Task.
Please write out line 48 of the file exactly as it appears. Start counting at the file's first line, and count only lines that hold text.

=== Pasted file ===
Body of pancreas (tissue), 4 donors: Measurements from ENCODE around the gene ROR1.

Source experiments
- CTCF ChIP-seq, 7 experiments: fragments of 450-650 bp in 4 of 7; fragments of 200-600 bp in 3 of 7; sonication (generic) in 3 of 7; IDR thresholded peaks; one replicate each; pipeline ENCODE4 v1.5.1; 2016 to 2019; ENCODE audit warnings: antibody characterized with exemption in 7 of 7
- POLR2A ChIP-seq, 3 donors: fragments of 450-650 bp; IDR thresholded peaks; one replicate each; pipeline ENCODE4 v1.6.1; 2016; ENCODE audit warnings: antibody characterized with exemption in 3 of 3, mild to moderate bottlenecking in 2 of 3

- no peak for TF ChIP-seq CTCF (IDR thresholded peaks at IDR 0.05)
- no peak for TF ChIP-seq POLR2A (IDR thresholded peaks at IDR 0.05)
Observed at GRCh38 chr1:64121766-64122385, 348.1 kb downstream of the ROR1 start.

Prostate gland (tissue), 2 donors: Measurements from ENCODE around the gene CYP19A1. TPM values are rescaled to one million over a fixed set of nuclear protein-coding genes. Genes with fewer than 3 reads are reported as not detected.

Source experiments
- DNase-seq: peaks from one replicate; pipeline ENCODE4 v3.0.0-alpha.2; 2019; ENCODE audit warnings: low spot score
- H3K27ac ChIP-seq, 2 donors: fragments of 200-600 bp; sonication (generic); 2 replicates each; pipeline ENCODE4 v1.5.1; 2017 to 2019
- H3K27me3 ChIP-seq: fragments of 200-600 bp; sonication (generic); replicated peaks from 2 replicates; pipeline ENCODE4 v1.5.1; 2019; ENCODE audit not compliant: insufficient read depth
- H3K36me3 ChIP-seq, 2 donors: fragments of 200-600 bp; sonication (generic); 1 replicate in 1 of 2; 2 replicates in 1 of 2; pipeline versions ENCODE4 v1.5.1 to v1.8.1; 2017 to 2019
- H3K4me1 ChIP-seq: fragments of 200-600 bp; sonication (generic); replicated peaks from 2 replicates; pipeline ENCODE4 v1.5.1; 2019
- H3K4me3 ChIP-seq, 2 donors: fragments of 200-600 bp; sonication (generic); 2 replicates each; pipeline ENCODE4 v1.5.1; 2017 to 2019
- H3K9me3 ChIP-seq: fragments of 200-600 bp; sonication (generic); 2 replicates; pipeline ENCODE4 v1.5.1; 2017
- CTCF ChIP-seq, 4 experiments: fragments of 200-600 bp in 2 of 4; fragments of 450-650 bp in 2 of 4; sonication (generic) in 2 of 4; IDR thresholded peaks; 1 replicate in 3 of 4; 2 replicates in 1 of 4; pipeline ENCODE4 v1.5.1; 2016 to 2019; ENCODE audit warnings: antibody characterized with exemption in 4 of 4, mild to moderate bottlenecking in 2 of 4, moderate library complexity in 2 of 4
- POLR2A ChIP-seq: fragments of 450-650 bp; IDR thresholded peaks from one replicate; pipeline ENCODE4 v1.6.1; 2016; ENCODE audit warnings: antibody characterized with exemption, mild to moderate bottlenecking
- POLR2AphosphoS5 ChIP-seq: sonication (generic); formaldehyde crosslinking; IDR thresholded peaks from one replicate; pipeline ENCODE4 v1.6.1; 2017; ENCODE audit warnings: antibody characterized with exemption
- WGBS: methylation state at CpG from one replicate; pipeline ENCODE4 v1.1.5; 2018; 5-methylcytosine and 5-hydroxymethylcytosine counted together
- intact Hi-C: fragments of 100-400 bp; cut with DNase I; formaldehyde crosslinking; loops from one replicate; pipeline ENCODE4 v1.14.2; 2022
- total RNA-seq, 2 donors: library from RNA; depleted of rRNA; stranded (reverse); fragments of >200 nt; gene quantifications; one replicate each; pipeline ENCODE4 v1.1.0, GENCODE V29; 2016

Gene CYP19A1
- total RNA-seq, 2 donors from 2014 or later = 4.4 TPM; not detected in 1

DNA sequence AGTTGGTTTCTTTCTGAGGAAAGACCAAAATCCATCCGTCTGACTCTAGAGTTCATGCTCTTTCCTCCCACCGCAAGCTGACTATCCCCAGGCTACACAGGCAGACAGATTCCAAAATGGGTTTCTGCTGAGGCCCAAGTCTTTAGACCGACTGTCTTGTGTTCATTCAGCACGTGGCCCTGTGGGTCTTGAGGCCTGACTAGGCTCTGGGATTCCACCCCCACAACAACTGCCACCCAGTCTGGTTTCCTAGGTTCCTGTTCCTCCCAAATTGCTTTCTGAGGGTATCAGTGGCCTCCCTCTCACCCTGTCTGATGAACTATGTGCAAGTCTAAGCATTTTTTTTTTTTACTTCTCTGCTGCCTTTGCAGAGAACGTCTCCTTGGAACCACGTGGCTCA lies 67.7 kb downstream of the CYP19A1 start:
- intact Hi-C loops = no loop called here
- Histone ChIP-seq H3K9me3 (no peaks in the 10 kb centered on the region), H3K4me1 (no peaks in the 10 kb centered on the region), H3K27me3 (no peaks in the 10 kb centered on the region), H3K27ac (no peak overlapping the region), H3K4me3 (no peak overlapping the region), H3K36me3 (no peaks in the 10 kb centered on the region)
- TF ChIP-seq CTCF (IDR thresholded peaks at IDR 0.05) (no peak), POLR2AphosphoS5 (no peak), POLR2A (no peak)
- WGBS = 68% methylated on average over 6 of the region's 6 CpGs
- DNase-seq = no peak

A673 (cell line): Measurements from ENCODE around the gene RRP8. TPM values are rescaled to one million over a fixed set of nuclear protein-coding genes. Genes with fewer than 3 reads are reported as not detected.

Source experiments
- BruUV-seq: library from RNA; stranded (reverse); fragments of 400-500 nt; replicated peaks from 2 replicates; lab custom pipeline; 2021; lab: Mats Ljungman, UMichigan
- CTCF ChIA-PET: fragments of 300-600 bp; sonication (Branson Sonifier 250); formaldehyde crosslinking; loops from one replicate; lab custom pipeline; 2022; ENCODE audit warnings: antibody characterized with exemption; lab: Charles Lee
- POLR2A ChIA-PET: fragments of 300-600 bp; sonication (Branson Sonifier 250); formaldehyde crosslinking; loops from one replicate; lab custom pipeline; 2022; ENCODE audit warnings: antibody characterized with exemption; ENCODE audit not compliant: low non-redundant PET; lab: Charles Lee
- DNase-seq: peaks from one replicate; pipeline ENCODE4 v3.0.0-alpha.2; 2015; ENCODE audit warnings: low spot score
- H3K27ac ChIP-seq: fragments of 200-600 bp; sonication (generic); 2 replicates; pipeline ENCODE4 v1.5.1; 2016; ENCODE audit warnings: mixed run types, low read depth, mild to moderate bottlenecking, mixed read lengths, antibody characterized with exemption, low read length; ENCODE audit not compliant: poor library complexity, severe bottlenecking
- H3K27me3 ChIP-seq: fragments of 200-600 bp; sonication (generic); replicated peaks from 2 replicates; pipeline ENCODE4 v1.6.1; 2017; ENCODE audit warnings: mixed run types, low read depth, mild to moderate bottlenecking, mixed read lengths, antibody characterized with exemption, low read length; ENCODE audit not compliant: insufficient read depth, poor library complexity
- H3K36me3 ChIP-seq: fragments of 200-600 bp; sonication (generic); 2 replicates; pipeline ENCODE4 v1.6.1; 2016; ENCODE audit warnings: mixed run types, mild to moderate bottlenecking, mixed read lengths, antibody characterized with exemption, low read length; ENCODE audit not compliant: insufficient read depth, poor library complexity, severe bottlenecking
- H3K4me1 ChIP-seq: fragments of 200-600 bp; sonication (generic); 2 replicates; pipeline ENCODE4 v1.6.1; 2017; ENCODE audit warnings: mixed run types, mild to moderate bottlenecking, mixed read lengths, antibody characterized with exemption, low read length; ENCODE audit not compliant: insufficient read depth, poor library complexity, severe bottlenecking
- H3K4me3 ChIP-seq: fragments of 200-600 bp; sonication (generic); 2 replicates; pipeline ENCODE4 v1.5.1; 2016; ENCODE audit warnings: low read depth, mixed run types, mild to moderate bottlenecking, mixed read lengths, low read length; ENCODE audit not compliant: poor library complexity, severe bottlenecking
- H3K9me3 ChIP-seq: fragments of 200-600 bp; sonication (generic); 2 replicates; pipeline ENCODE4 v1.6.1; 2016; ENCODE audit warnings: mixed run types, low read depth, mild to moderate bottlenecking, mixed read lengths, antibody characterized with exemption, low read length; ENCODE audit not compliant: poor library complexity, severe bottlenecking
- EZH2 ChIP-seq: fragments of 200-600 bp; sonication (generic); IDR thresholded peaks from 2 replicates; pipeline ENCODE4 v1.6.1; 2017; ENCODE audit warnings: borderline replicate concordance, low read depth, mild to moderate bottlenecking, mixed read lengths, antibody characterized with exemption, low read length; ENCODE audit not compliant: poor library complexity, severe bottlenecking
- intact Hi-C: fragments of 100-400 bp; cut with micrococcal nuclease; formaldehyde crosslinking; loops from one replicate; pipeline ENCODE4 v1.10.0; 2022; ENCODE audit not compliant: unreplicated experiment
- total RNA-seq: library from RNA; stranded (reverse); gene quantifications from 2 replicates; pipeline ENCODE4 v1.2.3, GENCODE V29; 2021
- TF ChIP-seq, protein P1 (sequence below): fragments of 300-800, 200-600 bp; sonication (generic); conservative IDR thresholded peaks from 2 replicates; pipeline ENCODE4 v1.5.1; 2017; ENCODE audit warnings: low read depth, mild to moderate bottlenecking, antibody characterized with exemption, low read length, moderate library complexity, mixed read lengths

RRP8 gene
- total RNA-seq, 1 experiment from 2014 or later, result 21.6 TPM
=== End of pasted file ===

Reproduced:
- total RNA-seq, 1 experiment from 2014 or later, result 21.6 TPM